A task force created to help Rehoboth Beach and Rehoboth Beach Public Library officials navigate the transition from a one- to two-facility operation held its second meeting June 7. The primary purpose of the meeting was for task force members to listen to experts.
Near the end of the 90-minute discussion, State Librarian Annie Norman said among the most important things to consider will be operating costs. If the city wants to have a location serving the city, city officials should be supporting it, she said.
Library board Vice President Kay Wheatley was quick to show her appreciation for the funding the city has provided over the years, specifically the $75,000 it gave this year. The city had been much more generous in recent years, she said.
In an email after the meeting, Norman said libraries tend to be named for their location, so the public assumes that municipalities fund the library even when the majority of the funding comes from the county and the state. She said she’s not familiar with the specifics of Rehoboth’s budget, and that funding decisions are between the city and the library board, but $75,000 is not a significant amount for library operating funding.
The operating funding needs to keep pace with the number and size of libraries, said Norman. At current operating funding levels, operating two locations will be a struggle, she said.
Commissioners Patrick Gossett and Francis “Bunky” Markert are representing the board of commissioners on the 20-person task force.
Gossett said further financial support of the library is a decision that will be taken up by the mayor and commissioners once they know the details of the library’s plans for a continued presence in the city. He provided the level of city funding over the years: prior to fiscal year 2021, it was $15,000; in FY21 and FY22, it was $30,000; in FY23 and FY24, it was $75,000. The city will begin budget discussions for FY25, which begins April 1, 2024, in January 2024.
“As a part of the budget process, we will, as we have done in the past, ask the library to come to us with their plans for the in-town library and a specific request for financial assistance,” said Gossett.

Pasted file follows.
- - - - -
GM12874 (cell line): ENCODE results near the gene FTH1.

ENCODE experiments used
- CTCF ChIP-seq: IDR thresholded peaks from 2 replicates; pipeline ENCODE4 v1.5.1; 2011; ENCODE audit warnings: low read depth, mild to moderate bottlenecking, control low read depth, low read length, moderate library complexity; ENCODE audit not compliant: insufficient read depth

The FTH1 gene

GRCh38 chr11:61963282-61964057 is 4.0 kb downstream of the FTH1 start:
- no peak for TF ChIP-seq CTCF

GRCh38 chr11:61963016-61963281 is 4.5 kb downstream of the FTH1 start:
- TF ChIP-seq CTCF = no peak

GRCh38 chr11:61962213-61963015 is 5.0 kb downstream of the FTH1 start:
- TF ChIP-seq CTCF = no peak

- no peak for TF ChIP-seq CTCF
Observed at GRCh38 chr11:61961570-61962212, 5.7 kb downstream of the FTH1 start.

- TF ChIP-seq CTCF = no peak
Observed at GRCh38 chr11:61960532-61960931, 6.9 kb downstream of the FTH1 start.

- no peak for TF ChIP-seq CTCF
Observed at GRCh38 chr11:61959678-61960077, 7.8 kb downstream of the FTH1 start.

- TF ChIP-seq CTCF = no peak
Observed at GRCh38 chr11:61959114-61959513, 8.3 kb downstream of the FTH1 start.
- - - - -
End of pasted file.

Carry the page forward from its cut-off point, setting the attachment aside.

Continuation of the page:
Markert said he was in agreement with Gossett. However, he said, being part of this process is a valuable exercise, one that he wished the city had been included in much sooner.
Being part of the process allows the city to evaluate the services, and programs, and the value of having a library in town, he said.
Recommendations from other library representatives
Prior to discussion on operational funding, the task force heard from a panel of officials from other libraries that had recently gone through an expansion of an existing building or construction a new building – Norman; Hockessin Library Director Rachel West; Lewes Public Library board member Hugh Leahy; and Lewes Public Library Children’s Librarian and Program Coordinator Jennifer Noonan.
In short, they all reinforced each other’s ideas on things to consider: a combination of small and large meeting rooms that can be subdivided if necessary; separation of meeting rooms from traditional library space; appropriately sized staff space; as much storage as possible; thoughtful layout of amenities; being a library of things other than books; staffing levels and hours of operation; staff-led programming; exhausting the resources of existing partners before beginning the work of finding new partners; being flexible once the building is open.
Stay focused on what a library’s mission is, said Noonan. Libraries aren’t about books anymore, they’re about people, she said.
“It’s about connecting people to things that make their lives more awesome,” said Noonan.
The task force’s next meeting is scheduled for 6 p.m., Wednesday, June 21, at Rehoboth Elementary School, 500 Stockley St. The group is expected to begin discussing what services each branch will offer customers.